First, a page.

In what appeared to be an impromptu interview, President Aquino last Thursday spoke of his apprehensions over the tense situation that has developed in the wake of Sulu Sultan Jamalul Kiram III’s decision to send his “royal army” to reclaim Sabah as part of the Sulu “homeland.” Asked about his position on the country’s dormant claim to sovereignty over Sabah, the President deftly avoided making any explicit statement on the issue, saying that his Cabinet was still compiling the data and studying the documents.
He admitted that he found the Sabah question confusing. “Everybody was signing a document in his native language. And you wonder how many of them understood what was written in the other copy. Now, I am not an expert. I have tasked the experts to study all of this and to find out precisely where we stand.”
In the course of this free-wheeling interview, the President posed a question that carried broad implications. I’m quoting from the interview as reported by the Inquirer. “If we agree that the Sultan of Sulu owns Sabah, does that also mean that they own Sulu? If we (the sultanate) own Sulu, can we (the sultanate) suddenly say we are separate from the Philippines?” The President’s question touches on the very core issues underpinning the claim to a Bangsamoro homeland.
Like the other royal families of Sulu, the Kiram heirs most likely still own huge tracts of land in Sulu. Much communal land was privately titled during the American period. Still, one can assume that a big portion of the land in these parts belongs to the ancestral domain of the people of Sulu and remains communal. I am not aware that any of the royal families has any pending private claim to the entire island. Ownership is not the main issue in Muslim Mindanao.
It is the question of sovereignty over Sulu (and by extension, the rest of Muslim Mindanao) that has preoccupied generations of the Moro people. This is what they have fought for over the centuries. All around them, they have seen how neighboring islands flourished under colonial rule, and how their own fierce struggle to stay free isolated them from the major currents of modern development. Despite this, they have persisted in their quixotic quest to govern themselves.
Compared to the rest of us, the Moros were better equipped politically and culturally to resist colonial subjugation and wage war against foreign invaders. The sultanates were effective structures of rule in their time, and the spread of Islam in Mindanao well before the arrival of Spain had given its inhabitants a unifying and coherent way of life. On this basis, they fought Spain, they fought the United States, and they have continued to fight the Philippine government.
It is fascinating that P-Noy brought up the question of historic documents becoming objects of contestation. Something is indeed always lost (or added) in translation. He was referring to the 1878 agreement on Sabah between the Sultan of Sulu and the British North Borneo Co. But he could have been describing the US misreading of the 1899 Bates Treaty, which formed the basis of American rule over Mindanao until 1915.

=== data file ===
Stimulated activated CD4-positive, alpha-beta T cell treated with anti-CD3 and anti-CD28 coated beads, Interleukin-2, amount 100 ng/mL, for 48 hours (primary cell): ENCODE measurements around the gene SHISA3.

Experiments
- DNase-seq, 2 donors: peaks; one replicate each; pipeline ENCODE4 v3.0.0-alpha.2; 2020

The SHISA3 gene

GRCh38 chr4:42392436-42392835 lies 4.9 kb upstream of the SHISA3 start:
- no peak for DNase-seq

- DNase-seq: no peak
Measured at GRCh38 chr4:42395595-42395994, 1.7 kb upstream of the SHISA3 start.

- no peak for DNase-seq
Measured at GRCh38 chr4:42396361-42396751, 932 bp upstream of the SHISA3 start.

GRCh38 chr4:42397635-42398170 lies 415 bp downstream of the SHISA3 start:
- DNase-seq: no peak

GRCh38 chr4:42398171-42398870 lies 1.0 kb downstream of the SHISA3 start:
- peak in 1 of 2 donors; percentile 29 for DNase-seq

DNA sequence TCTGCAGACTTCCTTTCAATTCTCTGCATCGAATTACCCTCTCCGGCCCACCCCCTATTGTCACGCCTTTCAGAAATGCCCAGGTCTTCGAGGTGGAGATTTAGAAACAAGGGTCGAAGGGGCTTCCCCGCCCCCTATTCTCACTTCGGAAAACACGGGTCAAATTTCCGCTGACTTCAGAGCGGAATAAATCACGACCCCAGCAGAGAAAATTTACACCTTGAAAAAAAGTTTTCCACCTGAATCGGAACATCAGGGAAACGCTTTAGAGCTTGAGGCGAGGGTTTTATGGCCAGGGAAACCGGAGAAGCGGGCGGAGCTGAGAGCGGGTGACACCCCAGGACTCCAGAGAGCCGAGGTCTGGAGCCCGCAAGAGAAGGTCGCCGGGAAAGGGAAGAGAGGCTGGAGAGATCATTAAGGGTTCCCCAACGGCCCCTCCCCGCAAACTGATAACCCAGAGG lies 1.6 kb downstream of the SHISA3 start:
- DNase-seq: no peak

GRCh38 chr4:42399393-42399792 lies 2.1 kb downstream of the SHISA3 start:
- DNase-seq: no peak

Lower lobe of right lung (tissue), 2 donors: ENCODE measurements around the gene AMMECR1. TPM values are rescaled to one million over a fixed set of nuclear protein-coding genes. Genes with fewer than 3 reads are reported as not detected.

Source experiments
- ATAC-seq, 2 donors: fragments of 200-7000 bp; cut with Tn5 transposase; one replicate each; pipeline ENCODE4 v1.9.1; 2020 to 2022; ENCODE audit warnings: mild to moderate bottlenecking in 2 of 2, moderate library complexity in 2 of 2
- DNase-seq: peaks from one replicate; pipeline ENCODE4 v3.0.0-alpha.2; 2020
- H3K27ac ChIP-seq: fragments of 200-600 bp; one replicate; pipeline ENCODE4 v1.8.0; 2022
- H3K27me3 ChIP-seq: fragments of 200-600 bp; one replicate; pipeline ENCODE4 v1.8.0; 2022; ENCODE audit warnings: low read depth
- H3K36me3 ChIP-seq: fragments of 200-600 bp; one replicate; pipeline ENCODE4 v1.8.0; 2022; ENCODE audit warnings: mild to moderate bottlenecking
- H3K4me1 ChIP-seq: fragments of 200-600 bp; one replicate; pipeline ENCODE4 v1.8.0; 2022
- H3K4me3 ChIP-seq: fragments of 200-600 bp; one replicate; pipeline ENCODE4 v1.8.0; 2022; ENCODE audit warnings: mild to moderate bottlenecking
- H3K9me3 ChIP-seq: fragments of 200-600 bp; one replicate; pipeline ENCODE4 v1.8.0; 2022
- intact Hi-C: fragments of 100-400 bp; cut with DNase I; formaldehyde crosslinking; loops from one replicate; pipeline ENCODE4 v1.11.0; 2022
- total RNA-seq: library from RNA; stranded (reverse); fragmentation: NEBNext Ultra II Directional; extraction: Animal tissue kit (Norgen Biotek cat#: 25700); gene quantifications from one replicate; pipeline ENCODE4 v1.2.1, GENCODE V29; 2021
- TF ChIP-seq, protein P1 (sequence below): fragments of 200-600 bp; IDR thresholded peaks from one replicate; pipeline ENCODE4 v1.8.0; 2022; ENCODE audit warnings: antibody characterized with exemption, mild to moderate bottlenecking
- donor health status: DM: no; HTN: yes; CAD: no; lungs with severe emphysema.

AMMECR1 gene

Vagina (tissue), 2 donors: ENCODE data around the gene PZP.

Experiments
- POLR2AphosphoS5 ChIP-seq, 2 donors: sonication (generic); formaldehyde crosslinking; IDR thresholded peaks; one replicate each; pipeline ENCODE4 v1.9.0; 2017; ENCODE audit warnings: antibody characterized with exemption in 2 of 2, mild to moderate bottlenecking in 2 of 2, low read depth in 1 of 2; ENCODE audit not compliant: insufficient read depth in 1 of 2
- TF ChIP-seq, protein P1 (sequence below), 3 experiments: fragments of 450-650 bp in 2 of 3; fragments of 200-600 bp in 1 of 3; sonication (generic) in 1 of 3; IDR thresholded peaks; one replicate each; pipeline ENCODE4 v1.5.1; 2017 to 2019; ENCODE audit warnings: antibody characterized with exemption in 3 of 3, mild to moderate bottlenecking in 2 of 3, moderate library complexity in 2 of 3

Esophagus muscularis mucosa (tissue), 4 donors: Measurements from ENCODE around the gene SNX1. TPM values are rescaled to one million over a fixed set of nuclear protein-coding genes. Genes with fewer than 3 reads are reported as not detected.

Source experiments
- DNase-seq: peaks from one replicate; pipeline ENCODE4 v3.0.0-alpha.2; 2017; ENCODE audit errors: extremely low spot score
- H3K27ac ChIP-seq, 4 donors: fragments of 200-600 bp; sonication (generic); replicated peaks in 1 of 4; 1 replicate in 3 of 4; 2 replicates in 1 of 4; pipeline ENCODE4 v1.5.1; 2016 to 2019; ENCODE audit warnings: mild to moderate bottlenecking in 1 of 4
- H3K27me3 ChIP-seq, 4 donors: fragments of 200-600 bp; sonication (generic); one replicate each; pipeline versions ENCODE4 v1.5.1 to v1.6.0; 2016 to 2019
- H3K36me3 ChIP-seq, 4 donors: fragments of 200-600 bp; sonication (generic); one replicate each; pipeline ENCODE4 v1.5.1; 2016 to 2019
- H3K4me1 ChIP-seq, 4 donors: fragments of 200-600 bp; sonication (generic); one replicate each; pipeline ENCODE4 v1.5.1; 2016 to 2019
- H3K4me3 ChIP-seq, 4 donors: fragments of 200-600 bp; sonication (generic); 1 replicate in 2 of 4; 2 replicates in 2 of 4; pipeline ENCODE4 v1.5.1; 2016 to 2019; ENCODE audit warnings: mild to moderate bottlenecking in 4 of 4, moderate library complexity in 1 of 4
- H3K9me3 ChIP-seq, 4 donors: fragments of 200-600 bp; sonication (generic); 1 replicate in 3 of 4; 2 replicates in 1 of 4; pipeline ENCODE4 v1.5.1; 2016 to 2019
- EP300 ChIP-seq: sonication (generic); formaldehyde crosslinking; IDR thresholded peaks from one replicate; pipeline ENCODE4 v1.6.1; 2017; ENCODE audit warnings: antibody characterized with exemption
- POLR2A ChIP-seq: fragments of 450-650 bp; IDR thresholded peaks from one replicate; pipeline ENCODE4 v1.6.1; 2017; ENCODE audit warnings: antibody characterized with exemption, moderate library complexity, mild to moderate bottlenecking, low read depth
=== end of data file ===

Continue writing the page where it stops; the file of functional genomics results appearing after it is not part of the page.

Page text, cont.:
The Bates Treaty, says the writer Saul Hofileña Jr. in his book “Under the Stacks,” led to the enactment of laws that caused the distribution of Moro ancestral lands to Christians and Americans. These actions sparked a war whose aftereffects continue to be felt until today. Among the most crucial in changing the political and social landscape of Mindanao, according to Hofileña, are the following: Public Land Act No. 718 which virtually erased land grants given to the traditional leaders of indigenous communities, a mining law passed in 1903 which opened up all public lands to exploration by Americans, the Cadastral Act of 1907 which ordered the survey of public lands for titling purposes, the 1912 resettlement of landless peasants from Luzon and the Visayas, and Acts No. 2254 and 2280 of the Philippine Commission which authorized the establishment of agricultural colonies in Mindanao.
All such actions drew their authority from Article I of the Bates Treaty. The Americans insisted that the article clearly stated: “The Sovereignty of the United States over the whole archipelago of Jolo and its dependencies is declared and acknowledged.” But this provision did not exist in the vernacular version bearing the signature of the Sultan. A subsequent translation of the Sulu text commissioned by Director F.W. Carpenter of the Bureau of Non-Christian Tribes rendered Article I thus: “The Land of Sulu and its Islands are under the protection of the American Government.” No mention of American sovereignty. Under the terms of this treaty, Sulu was recognized as a self-governing entity under the protectorate of America. It was only on March 22, 1915, under the Carpenter Agreement, that the Sultan explicitly ceded “sovereignty over the Philippine portion of the Sultanate of Sulu in favor of the United States Government.” But, by then, so much had already happened that was irreversible.
American sovereignty over Muslim Mindanao later passed on to an independent Philippine Republic. But it is important to bear in mind that Spain and America were always fully cognizant of the particularities of Muslim Mindanao. After ceding the Philippines to the United States under the Treaty of Paris, Spain made a move to return Jolo to the Sultan of Sulu, leaving the Americans to negotiate their own treaty. This prompted the US colonial authorities to propose the Bates Treaty. But, even as they asserted full sovereignty in 1915, the Americans thought it proper to deal with Muslim Mindanao as a separate Moro province.
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